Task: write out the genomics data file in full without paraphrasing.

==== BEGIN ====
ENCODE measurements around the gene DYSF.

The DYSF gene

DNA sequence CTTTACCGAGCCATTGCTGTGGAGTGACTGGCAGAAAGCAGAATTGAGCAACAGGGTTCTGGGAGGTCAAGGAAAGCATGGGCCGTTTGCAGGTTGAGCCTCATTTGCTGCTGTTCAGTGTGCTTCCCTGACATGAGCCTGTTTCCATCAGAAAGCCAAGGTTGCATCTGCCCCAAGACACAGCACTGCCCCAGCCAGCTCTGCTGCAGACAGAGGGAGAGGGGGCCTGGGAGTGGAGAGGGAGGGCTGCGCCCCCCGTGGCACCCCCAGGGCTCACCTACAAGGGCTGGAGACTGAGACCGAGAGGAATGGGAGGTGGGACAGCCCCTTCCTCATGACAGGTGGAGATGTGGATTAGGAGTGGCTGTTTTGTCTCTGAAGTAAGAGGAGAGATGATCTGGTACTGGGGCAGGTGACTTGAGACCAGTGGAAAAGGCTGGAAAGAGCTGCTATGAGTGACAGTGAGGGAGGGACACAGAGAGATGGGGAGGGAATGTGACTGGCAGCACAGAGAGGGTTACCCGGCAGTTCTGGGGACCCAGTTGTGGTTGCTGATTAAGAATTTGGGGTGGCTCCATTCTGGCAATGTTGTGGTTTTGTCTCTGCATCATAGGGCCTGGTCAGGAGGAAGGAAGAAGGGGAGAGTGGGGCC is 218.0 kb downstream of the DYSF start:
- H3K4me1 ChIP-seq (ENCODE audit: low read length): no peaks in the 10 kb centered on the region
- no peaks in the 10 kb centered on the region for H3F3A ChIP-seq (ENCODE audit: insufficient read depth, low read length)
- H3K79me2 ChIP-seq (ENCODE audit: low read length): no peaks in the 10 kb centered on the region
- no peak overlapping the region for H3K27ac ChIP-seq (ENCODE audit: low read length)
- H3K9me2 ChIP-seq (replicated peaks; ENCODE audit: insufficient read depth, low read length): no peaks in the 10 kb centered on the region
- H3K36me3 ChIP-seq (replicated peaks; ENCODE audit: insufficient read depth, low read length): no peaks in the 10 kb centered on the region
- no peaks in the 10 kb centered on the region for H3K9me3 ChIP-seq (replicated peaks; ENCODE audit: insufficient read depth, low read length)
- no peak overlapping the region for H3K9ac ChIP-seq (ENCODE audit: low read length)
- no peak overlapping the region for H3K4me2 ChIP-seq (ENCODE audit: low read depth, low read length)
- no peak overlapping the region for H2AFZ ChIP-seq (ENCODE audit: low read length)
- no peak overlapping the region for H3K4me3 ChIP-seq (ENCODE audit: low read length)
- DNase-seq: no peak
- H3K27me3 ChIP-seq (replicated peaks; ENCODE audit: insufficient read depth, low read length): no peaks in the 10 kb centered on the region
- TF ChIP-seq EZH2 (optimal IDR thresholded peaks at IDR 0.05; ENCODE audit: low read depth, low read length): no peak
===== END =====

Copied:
ENCODE measurements around the gene DYSF.

The DYSF gene

DNA sequence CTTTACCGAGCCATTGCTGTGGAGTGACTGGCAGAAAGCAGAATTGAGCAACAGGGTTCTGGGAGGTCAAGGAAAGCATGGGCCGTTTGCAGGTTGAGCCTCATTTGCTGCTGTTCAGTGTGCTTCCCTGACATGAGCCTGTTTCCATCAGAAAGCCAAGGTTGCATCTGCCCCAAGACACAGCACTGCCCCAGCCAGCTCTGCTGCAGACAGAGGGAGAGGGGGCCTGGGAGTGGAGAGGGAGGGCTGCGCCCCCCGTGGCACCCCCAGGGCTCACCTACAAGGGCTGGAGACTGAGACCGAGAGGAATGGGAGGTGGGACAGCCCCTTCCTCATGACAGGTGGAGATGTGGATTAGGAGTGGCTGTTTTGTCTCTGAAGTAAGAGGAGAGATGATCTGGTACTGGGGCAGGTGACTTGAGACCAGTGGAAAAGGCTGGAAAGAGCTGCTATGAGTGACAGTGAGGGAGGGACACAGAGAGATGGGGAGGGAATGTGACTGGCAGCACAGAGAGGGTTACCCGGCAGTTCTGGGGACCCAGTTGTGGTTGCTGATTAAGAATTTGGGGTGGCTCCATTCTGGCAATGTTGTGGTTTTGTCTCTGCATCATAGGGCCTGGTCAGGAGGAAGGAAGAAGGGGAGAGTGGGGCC is 218.0 kb downstream of the DYSF start:
- H3K4me1 ChIP-seq (ENCODE audit: low read length): no peaks in the 10 kb centered on the region
- no peaks in the 10 kb centered on the region for H3F3A ChIP-seq (ENCODE audit: insufficient read depth, low read length)
- H3K79me2 ChIP-seq (ENCODE audit: low read length): no peaks in the 10 kb centered on the region
- no peak overlapping the region for H3K27ac ChIP-seq (ENCODE audit: low read length)
- H3K9me2 ChIP-seq (replicated peaks; ENCODE audit: insufficient read depth, low read length): no peaks in the 10 kb centered on the region
- H3K36me3 ChIP-seq (replicated peaks; ENCODE audit: insufficient read depth, low read length): no peaks in the 10 kb centered on the region
- no peaks in the 10 kb centered on the region for H3K9me3 ChIP-seq (replicated peaks; ENCODE audit: insufficient read depth, low read length)
- no peak overlapping the region for H3K9ac ChIP-seq (ENCODE audit: low read length)
- no peak overlapping the region for H3K4me2 ChIP-seq (ENCODE audit: low read depth, low read length)
- no peak overlapping the region for H2AFZ ChIP-seq (ENCODE audit: low read length)
- no peak overlapping the region for H3K4me3 ChIP-seq (ENCODE audit: low read length)
- DNase-seq: no peak
- H3K27me3 ChIP-seq (replicated peaks; ENCODE audit: insufficient read depth, low read length): no peaks in the 10 kb centered on the region
- TF ChIP-seq EZH2 (optimal IDR thresholded peaks at IDR 0.05; ENCODE audit: low read depth, low read length): no peak